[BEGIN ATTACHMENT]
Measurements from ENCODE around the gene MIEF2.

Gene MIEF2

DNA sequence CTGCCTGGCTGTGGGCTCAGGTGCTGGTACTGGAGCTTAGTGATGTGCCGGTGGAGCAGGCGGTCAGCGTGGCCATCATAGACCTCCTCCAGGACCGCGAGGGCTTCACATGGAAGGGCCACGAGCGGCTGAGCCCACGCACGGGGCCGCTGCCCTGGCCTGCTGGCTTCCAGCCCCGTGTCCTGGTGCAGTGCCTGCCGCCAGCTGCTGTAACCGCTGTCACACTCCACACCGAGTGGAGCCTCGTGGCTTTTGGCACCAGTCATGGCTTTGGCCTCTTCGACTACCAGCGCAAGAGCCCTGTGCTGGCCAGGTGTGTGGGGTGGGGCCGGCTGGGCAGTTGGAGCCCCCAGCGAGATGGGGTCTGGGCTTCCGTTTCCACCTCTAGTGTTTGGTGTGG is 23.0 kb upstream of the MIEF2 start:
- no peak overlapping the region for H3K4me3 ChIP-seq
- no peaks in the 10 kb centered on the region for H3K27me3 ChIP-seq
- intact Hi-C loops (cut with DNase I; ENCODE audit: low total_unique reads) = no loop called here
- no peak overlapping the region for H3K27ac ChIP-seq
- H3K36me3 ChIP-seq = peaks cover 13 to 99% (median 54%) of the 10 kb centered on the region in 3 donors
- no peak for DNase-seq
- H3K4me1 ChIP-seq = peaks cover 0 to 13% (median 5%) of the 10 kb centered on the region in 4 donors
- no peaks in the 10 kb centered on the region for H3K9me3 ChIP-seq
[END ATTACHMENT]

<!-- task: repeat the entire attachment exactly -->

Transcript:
Measurements from ENCODE around the gene MIEF2.

Gene MIEF2

DNA sequence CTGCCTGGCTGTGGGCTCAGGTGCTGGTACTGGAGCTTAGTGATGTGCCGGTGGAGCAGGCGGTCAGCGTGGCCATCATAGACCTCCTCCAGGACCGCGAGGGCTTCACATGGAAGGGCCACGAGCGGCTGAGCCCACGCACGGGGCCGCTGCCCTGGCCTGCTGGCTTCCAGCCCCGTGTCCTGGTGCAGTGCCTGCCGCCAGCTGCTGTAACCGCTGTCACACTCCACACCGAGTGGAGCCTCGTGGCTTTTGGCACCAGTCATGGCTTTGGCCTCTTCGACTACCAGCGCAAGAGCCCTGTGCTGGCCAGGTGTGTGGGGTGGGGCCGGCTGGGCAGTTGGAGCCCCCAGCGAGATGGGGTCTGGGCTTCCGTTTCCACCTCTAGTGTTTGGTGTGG is 23.0 kb upstream of the MIEF2 start:
- no peak overlapping the region for H3K4me3 ChIP-seq
- no peaks in the 10 kb centered on the region for H3K27me3 ChIP-seq
- intact Hi-C loops (cut with DNase I; ENCODE audit: low total_unique reads) = no loop called here
- no peak overlapping the region for H3K27ac ChIP-seq
- H3K36me3 ChIP-seq = peaks cover 13 to 99% (median 54%) of the 10 kb centered on the region in 3 donors
- no peak for DNase-seq
- H3K4me1 ChIP-seq = peaks cover 0 to 13% (median 5%) of the 10 kb centered on the region in 4 donors
- no peaks in the 10 kb centered on the region for H3K9me3 ChIP-seq